A meeting was appointed betwixt Pulteney and the rest already in office, and the duke of Argyll, Chesterfield, Cobham, Bathurst, and some others. The prince of Wales was present, and the different claims were discussed. Argyll was satisfied by being made master-general of the ordnance, colonel of his majesty's royal regiment of horse guards, field- marshal and commander-in-chief of all the forces in South Britain. He also obtained, after a stout opposition, a seat at the board of admiralty for his friend Sir John Hynd Cotton, a decided Jacobite. Chesterfield got nothing, professing to wait to see a more thorough change of men before he went amongst them; but Cobham was made a field- marshal, and restored to the command of the grenadier guards, but he could get nothing for his nephews, the fiery oppositionists, Lyttleton and Granville. Lord Harrington was made an earl and president of the council in lieu of Wilmington, who vacated it for the premiership. But what surprised the country most was, that Pulteney, hitherto the head and soul of the party, should have been content to sacrifice himself for the sake of a title. He was made earl of Bath and received a place in the cabinet; but by this change he forfeited the confidence of the country, which had always looked up to him as the most determined and disinterested of patriots. From this moment he sank into insignificance and contempt. Some others of the old officials remained in as well as Newcastle. Sir William Yonge and Pelham, brother of Newcastle, retained their posts, Yonge as secretary of war, and Pelham as paymaster of the forces.

One appointment the king positively refused to confirm, that of Sir John Hynd Cotton. This Cotton had not only been a determined Jacobite, but in the house of commons had attacked and harassed the whig ministry nearly as much as the "thorough Shippen." The king very properly declared that he would not employ the most daring enemies of his family, but should feel bound to promote and encourage those who had maintained the rights of the house of Brunswick. This again roused the duke of Argyll, who, in the house of lords, made the most severe strictures on this rejection, and he was supported in both houses by the tories, who were furious with indignation at the rejection of one of their party, which was significant for all. The duke of Argyll, it was fully seen, had not, with all his appointments, reached the height of his ambition, and it was correctly augured that he would not long continue in office.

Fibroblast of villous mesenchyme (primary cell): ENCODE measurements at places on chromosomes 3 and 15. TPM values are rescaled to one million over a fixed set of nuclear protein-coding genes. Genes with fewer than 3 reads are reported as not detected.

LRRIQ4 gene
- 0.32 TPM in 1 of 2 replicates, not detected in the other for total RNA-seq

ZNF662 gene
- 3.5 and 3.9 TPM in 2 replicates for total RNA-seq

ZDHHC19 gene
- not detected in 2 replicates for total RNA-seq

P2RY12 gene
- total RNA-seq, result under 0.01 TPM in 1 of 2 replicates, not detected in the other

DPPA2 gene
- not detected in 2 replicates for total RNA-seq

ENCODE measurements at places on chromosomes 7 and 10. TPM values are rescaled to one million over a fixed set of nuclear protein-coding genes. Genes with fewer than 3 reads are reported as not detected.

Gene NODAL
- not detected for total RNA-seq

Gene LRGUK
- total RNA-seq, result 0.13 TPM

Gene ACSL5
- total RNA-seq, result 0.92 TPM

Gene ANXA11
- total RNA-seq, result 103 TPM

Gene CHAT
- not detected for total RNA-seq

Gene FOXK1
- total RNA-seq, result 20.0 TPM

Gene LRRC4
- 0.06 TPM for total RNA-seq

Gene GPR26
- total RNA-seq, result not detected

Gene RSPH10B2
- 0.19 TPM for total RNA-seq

The prince of Wales and all the leaders of the late opposition now appeared again at court; but it was observed that the king received the prince very coolly, merely saying that he hoped the princess was well, allowing him to kiss hands, and then taking no further notice of him. The prince was not long in showing his discontent: he again absented himself from court, and began to cry down the administration which he had helped to form. The cabinet itself did not exhibit much sign of vigour. Wilmington remained the same feeble creature that he had felt himself to be as Sir Spencer Compton, and Pulteney, who had been expected to form a patriot cabinet, and take the lead in it in a career of necessary reform, was regarded with universal scorn and aversion. From the most popular man in the country he had sunk at once into the most despised. Instead of being followed, as he had been for years, by applause, when he appeared abroad he was hissed and hooted. He was regarded as a traitor to the highest principles for the mere empty honour of a peerage; and to have received those honours as the wages of iniquity which he might have had as the reward of virtue. It was believed that Walpole had artfully betrayed him into this false step, and thus taken full revenge on him for his long and final persecution of him. When they first met in the house of lords, he said to his old antagonist, "My lord Bath, you and I are now two as insignificant men as any in England." But Walpole felt that this was true only of Pulteney. For himself, he might be said to have passed into the house of lords as a natural transition - as the natural result, at the close of a long life of public services in accordance with his principles, and was to the end as much considered as ever, and still consulted in difficult circumstances, by ministers. According to Chesterfield, the nation looked upon Pulteney as a deserter, and he shrunk into insignificance and an earldom.